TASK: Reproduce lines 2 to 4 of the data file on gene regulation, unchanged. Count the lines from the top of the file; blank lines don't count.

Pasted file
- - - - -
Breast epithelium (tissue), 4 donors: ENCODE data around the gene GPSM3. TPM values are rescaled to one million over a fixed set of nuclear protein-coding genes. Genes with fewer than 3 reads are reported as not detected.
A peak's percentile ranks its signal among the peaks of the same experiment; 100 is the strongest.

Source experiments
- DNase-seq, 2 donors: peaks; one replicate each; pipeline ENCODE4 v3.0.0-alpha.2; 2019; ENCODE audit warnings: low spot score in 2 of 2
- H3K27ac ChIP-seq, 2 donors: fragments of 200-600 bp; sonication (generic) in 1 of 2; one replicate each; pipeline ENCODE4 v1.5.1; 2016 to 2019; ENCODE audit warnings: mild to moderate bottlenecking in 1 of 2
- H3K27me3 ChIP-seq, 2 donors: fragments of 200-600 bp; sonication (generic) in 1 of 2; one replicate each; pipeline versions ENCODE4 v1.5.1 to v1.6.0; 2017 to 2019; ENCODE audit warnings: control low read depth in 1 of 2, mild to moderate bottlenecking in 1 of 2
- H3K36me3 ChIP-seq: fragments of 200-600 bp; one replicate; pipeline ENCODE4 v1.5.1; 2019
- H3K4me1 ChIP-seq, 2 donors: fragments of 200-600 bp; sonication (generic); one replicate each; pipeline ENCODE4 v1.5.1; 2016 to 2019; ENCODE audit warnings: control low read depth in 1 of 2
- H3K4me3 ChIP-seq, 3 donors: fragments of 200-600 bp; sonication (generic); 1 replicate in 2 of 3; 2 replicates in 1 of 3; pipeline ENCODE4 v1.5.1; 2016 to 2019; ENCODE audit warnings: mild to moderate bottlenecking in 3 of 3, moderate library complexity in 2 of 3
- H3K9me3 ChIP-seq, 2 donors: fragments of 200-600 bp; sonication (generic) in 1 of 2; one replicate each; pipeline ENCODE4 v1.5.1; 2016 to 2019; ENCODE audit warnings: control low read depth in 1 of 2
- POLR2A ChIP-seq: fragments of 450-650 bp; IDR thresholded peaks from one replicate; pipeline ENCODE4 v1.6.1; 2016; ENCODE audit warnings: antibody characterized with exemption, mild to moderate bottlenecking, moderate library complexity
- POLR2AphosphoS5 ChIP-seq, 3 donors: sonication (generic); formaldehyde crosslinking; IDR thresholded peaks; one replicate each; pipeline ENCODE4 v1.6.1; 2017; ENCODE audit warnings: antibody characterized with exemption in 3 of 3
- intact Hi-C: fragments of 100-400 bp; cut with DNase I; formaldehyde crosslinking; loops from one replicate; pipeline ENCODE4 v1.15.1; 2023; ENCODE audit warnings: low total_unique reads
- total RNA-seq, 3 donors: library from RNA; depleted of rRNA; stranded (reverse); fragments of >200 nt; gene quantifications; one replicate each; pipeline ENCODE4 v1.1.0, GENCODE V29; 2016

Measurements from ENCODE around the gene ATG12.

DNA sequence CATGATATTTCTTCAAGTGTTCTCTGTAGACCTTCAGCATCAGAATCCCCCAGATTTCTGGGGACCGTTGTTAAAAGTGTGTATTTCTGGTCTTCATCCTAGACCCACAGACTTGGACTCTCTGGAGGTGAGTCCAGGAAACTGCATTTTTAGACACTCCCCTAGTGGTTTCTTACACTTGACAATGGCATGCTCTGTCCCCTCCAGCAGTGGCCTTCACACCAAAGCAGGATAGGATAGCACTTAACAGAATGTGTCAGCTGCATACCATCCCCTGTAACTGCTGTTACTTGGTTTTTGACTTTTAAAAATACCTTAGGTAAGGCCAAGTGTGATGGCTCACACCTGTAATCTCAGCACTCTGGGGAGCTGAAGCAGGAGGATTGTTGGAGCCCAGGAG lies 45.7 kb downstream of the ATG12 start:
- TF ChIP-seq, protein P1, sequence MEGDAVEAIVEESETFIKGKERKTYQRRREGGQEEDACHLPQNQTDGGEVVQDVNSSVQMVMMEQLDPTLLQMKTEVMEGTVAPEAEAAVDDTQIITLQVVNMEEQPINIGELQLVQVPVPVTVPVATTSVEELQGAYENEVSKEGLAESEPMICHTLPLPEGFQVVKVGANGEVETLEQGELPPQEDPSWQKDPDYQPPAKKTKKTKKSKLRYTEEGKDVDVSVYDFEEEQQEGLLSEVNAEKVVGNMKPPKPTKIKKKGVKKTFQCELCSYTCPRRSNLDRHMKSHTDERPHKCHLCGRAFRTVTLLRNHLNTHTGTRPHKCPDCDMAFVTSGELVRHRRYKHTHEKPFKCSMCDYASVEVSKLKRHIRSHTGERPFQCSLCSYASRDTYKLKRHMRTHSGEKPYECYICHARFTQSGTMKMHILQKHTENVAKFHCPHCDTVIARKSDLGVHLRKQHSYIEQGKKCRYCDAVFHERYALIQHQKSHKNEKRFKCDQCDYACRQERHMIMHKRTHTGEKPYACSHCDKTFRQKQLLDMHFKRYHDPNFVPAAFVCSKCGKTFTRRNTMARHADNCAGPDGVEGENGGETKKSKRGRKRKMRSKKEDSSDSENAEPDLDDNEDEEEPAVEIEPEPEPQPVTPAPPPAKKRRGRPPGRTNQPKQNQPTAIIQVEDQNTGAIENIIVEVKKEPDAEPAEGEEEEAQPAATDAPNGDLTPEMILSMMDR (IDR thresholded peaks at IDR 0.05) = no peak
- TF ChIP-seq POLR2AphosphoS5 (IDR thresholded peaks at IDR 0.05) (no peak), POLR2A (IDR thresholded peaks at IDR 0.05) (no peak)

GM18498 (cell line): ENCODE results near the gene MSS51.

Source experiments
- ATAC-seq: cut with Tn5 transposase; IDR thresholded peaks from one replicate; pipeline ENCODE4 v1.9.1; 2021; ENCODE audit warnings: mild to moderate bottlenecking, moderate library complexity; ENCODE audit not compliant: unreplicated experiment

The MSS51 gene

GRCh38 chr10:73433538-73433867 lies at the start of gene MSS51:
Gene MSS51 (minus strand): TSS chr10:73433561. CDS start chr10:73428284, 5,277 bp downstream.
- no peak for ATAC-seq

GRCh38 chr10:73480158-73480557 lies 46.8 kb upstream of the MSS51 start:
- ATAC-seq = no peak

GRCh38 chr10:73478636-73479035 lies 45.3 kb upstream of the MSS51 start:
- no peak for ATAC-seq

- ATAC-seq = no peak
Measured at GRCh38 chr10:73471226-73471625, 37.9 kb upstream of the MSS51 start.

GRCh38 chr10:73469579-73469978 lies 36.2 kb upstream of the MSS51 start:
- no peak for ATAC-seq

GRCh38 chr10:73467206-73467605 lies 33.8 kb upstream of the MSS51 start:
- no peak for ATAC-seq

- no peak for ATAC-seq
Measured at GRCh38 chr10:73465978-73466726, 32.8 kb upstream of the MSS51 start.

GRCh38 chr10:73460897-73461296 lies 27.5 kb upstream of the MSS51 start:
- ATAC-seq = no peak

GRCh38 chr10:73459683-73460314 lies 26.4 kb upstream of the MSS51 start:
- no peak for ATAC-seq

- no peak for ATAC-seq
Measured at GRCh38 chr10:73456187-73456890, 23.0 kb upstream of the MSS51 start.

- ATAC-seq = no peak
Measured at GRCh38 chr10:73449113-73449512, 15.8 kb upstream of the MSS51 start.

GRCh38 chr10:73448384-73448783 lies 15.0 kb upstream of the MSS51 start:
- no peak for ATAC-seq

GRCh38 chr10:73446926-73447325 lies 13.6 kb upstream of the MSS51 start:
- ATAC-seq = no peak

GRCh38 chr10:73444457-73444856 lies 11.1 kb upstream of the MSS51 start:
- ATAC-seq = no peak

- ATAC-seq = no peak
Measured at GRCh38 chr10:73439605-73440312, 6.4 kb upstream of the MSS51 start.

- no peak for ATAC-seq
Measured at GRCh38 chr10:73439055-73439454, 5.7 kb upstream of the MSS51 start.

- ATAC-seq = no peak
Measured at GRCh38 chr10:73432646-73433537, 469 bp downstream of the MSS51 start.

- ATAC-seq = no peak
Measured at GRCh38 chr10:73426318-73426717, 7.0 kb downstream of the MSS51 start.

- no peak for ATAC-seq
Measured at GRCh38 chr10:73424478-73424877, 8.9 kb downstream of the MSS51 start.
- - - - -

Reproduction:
A peak's percentile ranks its signal among the peaks of the same experiment; 100 is the strongest.

Source experiments
- DNase-seq, 2 donors: peaks; one replicate each; pipeline ENCODE4 v3.0.0-alpha.2; 2019; ENCODE audit warnings: low spot score in 2 of 2